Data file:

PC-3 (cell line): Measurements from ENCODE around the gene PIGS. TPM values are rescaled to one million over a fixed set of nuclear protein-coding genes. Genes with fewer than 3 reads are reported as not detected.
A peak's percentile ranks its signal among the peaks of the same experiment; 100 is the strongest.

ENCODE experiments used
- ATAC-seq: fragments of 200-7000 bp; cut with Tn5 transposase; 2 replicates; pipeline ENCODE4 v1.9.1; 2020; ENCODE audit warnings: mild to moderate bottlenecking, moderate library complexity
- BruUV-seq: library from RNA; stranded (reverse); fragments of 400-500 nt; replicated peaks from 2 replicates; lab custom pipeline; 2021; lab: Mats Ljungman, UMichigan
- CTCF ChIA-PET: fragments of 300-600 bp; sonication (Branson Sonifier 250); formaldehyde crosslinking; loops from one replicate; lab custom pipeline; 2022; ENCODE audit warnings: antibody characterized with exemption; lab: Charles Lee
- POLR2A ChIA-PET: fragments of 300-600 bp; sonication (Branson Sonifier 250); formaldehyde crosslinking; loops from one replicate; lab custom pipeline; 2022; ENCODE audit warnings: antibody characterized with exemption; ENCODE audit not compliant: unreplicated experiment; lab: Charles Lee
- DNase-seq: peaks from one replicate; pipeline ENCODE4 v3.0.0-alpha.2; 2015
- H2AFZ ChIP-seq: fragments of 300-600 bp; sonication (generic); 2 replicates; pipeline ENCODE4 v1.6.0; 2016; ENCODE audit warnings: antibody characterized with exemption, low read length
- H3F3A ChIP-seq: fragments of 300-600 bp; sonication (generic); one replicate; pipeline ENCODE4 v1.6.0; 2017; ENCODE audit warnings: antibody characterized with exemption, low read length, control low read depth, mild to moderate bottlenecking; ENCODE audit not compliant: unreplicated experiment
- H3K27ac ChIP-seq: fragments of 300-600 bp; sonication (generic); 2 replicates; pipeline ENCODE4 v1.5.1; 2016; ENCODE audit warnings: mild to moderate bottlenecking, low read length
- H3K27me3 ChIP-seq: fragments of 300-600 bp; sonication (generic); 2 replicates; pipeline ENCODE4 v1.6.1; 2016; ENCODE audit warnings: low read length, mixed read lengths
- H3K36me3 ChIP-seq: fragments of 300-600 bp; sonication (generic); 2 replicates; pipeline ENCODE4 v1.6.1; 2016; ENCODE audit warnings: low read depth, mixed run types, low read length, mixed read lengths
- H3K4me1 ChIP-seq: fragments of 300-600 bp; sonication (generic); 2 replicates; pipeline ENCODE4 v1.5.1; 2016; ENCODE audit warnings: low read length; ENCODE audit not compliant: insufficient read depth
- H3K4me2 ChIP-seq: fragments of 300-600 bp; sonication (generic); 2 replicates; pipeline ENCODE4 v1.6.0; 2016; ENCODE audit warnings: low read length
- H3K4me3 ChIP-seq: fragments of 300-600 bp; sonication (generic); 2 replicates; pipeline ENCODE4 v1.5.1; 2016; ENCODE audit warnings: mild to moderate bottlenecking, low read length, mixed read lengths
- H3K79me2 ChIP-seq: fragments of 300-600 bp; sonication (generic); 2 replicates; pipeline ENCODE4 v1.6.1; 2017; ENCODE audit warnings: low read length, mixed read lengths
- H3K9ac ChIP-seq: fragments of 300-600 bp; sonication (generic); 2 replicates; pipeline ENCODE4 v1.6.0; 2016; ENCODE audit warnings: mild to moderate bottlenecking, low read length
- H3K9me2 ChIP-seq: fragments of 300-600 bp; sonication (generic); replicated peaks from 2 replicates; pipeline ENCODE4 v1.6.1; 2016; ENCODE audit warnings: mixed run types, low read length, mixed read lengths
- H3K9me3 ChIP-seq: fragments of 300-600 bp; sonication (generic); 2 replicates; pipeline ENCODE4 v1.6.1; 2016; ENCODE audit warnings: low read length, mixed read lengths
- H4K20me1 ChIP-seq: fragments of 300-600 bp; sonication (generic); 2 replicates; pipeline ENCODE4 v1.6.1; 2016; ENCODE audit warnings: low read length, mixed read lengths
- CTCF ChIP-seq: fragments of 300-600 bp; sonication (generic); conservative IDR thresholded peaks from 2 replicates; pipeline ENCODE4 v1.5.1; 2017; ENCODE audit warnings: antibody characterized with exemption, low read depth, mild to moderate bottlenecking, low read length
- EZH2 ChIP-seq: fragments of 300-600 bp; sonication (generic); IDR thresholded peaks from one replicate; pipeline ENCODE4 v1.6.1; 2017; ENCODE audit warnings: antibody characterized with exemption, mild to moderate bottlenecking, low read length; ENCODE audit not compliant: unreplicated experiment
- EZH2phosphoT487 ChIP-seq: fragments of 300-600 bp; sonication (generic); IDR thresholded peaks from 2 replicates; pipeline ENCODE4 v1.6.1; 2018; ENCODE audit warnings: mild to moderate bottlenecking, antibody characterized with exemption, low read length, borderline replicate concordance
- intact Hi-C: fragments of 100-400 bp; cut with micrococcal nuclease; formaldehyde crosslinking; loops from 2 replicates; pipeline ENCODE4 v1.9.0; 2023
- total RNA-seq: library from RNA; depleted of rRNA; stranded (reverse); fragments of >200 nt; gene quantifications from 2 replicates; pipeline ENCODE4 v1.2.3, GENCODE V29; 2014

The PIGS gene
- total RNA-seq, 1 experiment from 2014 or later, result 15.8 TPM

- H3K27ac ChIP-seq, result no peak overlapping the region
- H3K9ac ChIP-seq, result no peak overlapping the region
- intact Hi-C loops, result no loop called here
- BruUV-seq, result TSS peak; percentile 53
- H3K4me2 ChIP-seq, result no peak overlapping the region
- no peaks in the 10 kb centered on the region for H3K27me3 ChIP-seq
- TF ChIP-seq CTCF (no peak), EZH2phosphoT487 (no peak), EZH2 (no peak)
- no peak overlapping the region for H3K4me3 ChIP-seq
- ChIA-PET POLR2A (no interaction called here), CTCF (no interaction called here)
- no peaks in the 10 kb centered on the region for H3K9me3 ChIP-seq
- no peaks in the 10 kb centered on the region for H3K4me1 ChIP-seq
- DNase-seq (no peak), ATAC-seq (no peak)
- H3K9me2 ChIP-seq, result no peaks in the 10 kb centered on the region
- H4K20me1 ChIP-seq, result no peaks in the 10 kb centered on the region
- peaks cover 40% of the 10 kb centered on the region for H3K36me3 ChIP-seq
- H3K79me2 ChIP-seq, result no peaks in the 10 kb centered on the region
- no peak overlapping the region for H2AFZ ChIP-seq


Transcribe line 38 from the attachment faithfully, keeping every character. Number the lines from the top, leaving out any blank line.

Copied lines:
- no peaks in the 10 kb centered on the region for H3K9me3 ChIP-seq